Launch Slideshow

St. Mary's Hospital

St. Mary's Hospital

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    Latreille Delage Photography

    St. Mary's Hospital's form was inspired by the First Nations tradition of cedar bent-boxes, which are used to hold sacred items.

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    St Mary's site plan
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    St. Mary's first floor
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    St. Mary's second floor
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    Latreille Delage Photography

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    Latreille Delage Photography

    Daylighting is a key strategy at the hospital. All patient rooms, clinical spaces and offices are placed around the building's perimeter, with the intention that natural light will increase staff effectiveness and alertness. Patient rooms are equipped with motorized blines on the southeast and southwest facades to help block sun as needed.

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    Latreille Delage Photography

    All patient rooms in the 62,000-square-foot hospital addition are single-patient rooms, a first for Vancouver Coastal Health and a strategy to minimize the transmission of infections between patients.

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    Latreille Delage Photography

    The creative use of wood continues on the hospital's interiors, where it is combined with neutral tones meant to give the space an organic feel.

 

In 1962, the Sechelt Indian Band, the government of the indigenous Sechelt First Nations people, donated 11 acres of land on British Columbia’s Sunshine Coast for a new facility for St. Mary’s Hospital. When it came time to expand the 78,700-square-foot hospital five decades later, the Vancouver Coastal Health Authority and its design team—Perkins+Will and Farrow Partnership Architects—consulted the Sechelt Indian Band on the design. “We began with the idea of creating a sense of meaningfulness for the people who would be using the building, including the First Nations people,” says Tye Farrow, Intl. Assoc. AIA, senior partner of Farrow Partnership Architects.

Inspiration came from the First Nations tradition of cedar bent-boxes, used to hold sacred items—appropriate for a hospital that hosts momentous events, from births to deaths to healing. “They take a piece of cedar and steam it and bend it into a wooden chest,” says Don Jenion, senior project manager for Vancouver Coastal Health. “So the cast-in-place concrete structure of the building gives the illusion of a bent box.” The curved corners echo the bending of the cedar, and the exterior pattern of brown tones gives the building an organic feel.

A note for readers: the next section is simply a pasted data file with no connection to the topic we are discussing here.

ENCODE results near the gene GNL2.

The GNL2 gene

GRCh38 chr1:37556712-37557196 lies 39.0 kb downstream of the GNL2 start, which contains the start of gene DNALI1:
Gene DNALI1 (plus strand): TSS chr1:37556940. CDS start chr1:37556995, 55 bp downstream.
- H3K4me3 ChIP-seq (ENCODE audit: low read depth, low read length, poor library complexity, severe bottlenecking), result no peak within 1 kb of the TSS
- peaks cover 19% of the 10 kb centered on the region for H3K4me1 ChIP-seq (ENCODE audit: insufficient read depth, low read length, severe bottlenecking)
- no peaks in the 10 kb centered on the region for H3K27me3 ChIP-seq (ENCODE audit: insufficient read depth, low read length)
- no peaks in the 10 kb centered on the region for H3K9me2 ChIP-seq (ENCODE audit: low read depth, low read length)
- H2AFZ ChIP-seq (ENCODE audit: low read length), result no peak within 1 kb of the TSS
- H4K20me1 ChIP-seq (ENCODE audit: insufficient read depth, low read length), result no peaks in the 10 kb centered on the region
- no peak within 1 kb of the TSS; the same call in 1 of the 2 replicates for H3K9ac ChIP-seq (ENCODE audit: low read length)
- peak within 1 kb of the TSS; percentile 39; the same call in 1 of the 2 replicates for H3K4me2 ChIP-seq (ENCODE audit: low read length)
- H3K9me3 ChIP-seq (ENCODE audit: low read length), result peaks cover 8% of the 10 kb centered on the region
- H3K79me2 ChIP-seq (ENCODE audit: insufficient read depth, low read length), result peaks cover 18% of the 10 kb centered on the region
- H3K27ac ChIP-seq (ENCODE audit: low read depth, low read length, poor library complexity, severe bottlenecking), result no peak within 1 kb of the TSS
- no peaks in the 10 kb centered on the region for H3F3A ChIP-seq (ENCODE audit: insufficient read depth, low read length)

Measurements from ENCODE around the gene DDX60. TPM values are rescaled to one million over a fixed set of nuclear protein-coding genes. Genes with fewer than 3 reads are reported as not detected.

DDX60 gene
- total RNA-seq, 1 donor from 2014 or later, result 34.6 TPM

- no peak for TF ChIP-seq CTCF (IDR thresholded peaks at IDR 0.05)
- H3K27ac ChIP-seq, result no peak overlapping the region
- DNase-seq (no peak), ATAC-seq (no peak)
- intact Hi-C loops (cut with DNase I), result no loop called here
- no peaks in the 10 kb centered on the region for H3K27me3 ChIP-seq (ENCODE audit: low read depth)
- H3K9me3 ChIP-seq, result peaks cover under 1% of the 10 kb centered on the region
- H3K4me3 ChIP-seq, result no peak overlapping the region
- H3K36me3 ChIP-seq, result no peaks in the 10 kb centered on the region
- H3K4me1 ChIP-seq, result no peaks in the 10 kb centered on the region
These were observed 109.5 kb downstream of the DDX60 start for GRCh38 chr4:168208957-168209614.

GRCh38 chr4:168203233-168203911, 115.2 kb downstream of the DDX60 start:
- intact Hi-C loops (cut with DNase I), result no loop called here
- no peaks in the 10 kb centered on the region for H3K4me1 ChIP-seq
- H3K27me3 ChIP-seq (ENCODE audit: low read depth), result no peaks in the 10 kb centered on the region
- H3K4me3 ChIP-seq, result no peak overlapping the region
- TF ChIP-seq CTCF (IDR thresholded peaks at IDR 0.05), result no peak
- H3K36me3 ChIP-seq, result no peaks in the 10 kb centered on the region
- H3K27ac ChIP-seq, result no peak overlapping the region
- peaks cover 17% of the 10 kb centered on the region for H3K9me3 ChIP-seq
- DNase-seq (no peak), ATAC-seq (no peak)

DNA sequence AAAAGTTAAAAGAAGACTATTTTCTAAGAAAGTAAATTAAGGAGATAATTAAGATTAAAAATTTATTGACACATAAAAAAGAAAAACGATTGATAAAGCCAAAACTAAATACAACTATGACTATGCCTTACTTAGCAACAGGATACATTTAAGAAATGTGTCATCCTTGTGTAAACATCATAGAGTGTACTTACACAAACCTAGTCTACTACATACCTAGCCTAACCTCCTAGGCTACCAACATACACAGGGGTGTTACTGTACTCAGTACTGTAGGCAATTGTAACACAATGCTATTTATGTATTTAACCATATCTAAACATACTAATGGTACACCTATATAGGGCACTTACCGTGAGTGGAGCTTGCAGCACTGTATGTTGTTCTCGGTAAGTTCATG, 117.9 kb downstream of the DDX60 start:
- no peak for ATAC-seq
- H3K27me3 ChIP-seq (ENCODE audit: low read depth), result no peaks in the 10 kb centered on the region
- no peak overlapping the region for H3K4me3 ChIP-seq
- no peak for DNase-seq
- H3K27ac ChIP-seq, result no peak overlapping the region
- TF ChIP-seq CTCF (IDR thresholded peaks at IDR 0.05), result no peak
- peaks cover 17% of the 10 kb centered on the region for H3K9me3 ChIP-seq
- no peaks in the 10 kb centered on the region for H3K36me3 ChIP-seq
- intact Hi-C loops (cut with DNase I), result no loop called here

The 62,000-square-foot addition made room for larger emergency and radiology departments, more medical and surgical beds, and more patient beds. All patient beds are in single-occupancy rooms—a first for Vancouver Coastal Health, and a proven method for minimizing the transmission of infections between patients.

Just as the design embodies the values of the Sechelt First Nations people, it also reflects British Columbia’s commitment to reducing greenhouse gas emissions. The province mandates that all new public facilities be constructed to meet LEED Gold standards at a minimum. That requirement dovetailed with Vancouver Coastal Health’s desire to save operating costs and led to the goal of making the addition a net-zero energy building, so that even though it would nearly double the size of the hospital, the overall electricity consumption would stay the same.

Daylighting was a key part of meeting the energy goals as well as providing a healing experience. All patient rooms as well as clinical and office areas are placed around the perimeter, and all have operable windows. Atypically, even the emergency department has skylights and clerestory windows, the intention being that natural light will increase staff effectiveness and alertness. For the patient rooms, motorized blinds on the southeast and southwest façades automatically move to block the sun’s light and heat in the warmer months, but patients can override the system to control the amount of daylight in their space.

A high-performance envelope, lighting equipped with occupancy sensors, and exhaust air recovery ventilation all help reduce energy consumption. A geo-exchange system with 125 boreholes, each 250 feet deep, provides heating and cooling for the building, distributed through radiant slabs. A 19-kilowatt photovoltaic array provides electricity. Patients look out over a green roof, which, along with white roofs, reduces solar heat gain.

The addition opened in March. The final phase of the project, slated for completion in 2014, comprises a new lobby and renovations to the existing hospital. By renovating the existing building and retrofitting its heating system, the project aims to go beyond carbon neutrality and become carbon negative. “Energy modeling showed a 22 percent [reduction] in carbon emissions and a 1 percent overall reduction in energy consumption,” says Kathy Wardle, Perkins+Will’s director of research. Operational data will be tracked to determine how well the final result meets the energy model’s projections.

The new hospital models the intersection of sustainable design and healing. “With sustainable design, we often talk about embedded energy,” Farrow says. “We’re very interested in the idea of embedded health—how can a building help support healing? We have the ability to enhance not only the physical body through sustainable design features, but also the health of the mind.”